Thursday, October 2, 2008
 

Fairfax Co Parkway trail

Today I did some shopping using my BOB trailer. Part of my route was on the Fairfax Co Parkway trail. On the return trip, as I entered the trail at Stringfellow Rd I hit a large gap in the trail and broke a spoke. It was a long, slow ride home.

The trail is in terrible shape. While the Parkway has been repaved several times, the trail is almost untouched since it was built years ago. Here is a picture I took of the trail just south of Rt 29. We've complained about the bad conditions in the past. Some sections have been patched, but as you can see, some sections are in really bad shape. That's one reason that most regular commuters use the paved shoulder instead of the trail.

Not only is the trail in bad condition, there are no directional signs in the northern part of the trail. It's been a goal of FABB for a couple of years to get VDOT to sign the route, especially at the detour at I-66. Still nothing. How much would it cost to put up a couple of directional signs? Very little. We've even located places where signs are needed, but nothing has happened. We'll keep trying.

Comments:
Bruce,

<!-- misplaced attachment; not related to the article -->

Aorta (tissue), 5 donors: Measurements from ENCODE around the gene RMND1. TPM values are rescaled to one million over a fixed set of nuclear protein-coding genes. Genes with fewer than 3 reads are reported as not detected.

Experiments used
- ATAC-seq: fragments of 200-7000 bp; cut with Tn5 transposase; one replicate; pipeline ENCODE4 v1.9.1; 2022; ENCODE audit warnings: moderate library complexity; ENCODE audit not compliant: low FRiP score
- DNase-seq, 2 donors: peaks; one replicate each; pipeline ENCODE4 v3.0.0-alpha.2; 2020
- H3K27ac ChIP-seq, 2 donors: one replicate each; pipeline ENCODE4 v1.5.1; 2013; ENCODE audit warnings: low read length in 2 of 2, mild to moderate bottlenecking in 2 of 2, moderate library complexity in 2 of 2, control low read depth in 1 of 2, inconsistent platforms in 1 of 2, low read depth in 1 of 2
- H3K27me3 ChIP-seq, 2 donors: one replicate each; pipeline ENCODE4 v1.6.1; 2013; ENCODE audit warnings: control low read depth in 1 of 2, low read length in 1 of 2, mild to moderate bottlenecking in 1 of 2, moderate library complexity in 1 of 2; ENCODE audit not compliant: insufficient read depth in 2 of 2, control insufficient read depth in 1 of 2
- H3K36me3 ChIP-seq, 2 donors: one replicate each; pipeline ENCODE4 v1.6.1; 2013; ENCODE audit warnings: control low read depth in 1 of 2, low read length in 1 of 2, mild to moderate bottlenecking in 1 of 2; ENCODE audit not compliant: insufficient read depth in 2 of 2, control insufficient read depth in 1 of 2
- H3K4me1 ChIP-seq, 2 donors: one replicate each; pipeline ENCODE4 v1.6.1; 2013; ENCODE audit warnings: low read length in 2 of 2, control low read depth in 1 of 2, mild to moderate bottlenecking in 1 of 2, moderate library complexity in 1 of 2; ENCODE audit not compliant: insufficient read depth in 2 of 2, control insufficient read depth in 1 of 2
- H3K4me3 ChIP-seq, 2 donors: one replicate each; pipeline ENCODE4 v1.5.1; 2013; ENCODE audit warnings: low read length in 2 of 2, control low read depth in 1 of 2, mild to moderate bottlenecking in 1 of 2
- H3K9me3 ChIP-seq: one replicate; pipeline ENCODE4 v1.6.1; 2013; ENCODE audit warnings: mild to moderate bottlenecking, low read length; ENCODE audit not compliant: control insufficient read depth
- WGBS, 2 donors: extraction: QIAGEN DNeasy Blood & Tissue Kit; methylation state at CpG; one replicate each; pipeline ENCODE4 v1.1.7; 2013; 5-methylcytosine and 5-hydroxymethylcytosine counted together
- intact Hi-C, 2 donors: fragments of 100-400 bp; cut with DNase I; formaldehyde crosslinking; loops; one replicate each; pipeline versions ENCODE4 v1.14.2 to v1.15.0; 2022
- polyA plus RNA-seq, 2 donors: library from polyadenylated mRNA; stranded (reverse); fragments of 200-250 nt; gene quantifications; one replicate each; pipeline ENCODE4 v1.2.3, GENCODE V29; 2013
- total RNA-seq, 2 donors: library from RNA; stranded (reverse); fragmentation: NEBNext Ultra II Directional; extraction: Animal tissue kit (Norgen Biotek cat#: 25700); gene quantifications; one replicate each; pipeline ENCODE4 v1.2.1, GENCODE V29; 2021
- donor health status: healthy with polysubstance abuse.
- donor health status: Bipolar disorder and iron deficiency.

VDOT's neglect of the Fairfax County Parkway Trail, which has persisted for about two decades now, is a disgrace.

I suggest that you write VDOT's Northern Virginia District Administrator with photographic documentation of the many problems.

In addition, someone from FABB should comment on this trail at the CTB's upcoming Fall 2008 hearing in NoVA.
 
I ride that trail when going to the office, but I come from the north and our office is right at I-66 and the parkway.

The trail conditions are rather variable. Some are OK, some are pretty rough. Definitely not as nice as the WO&D, that's for sure.

One observation I can make though is that some cyclists start to use the shoulder instead of the path. North of US-50, there aren't that many intersections, and for the most part the shoulders are wide and in relatively decent shape. Some of the intersections are weird in that the shoulder goes away completely just before the turn lane, which forces cyclists out into the lane for a brief instant.

In the mornings I still tend to stick to the trail however. Mainly because I would have to cross the parkway twice to ride the shoulder, and there are few dog-walkers in the mornings.
 
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